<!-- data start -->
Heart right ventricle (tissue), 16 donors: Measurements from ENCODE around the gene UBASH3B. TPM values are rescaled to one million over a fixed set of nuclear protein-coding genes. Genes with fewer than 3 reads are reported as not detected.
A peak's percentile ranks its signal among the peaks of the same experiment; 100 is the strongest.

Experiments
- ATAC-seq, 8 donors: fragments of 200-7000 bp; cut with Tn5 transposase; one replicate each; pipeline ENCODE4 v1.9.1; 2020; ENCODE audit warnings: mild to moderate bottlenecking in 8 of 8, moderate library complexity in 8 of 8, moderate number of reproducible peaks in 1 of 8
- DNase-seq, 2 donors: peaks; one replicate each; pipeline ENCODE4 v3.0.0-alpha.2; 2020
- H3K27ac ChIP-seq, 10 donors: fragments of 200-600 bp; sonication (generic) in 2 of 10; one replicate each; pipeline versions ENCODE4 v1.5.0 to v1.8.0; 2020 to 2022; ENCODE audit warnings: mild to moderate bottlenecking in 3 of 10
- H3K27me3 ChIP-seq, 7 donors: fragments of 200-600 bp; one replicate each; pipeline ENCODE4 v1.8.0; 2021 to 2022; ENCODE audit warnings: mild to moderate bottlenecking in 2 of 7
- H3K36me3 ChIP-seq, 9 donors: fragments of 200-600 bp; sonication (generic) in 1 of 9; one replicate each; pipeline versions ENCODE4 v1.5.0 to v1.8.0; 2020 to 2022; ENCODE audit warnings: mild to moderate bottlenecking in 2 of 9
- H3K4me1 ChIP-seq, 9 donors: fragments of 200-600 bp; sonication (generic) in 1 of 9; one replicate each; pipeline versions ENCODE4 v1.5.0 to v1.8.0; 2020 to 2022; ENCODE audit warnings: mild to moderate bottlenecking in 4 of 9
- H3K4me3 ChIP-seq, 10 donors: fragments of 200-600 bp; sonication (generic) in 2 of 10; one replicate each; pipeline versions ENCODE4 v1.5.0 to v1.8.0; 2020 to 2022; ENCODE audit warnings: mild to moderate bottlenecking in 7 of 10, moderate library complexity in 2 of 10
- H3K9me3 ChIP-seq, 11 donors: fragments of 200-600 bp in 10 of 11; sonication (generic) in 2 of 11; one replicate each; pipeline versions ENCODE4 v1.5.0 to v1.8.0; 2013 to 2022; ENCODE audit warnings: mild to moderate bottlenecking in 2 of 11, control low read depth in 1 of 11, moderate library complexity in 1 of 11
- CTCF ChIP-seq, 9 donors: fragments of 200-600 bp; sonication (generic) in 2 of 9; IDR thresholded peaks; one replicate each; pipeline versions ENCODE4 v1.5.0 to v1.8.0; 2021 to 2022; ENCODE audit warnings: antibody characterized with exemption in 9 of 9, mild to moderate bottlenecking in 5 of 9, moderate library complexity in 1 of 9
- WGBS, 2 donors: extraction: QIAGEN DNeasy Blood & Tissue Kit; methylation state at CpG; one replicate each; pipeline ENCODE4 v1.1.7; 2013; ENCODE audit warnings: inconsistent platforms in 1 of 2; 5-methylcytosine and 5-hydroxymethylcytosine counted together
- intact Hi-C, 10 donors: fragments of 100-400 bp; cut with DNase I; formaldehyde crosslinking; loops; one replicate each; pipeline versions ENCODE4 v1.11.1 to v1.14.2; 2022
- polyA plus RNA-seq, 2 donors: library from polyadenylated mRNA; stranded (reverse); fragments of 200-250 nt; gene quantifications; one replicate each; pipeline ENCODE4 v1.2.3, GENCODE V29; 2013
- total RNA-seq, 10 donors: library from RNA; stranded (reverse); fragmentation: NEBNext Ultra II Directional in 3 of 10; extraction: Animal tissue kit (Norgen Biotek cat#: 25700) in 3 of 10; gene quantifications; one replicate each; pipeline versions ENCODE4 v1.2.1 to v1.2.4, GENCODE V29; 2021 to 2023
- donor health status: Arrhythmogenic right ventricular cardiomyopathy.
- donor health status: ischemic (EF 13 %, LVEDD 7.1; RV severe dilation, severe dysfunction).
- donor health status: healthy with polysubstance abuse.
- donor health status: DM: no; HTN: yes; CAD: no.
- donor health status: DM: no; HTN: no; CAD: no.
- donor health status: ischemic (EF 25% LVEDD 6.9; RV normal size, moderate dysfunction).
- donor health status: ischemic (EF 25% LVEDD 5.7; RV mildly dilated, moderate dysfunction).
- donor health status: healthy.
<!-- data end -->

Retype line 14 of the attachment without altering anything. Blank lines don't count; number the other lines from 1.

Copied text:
- intact Hi-C, 10 donors: fragments of 100-400 bp; cut with DNase I; formaldehyde crosslinking; loops; one replicate each; pipeline versions ENCODE4 v1.11.1 to v1.14.2; 2022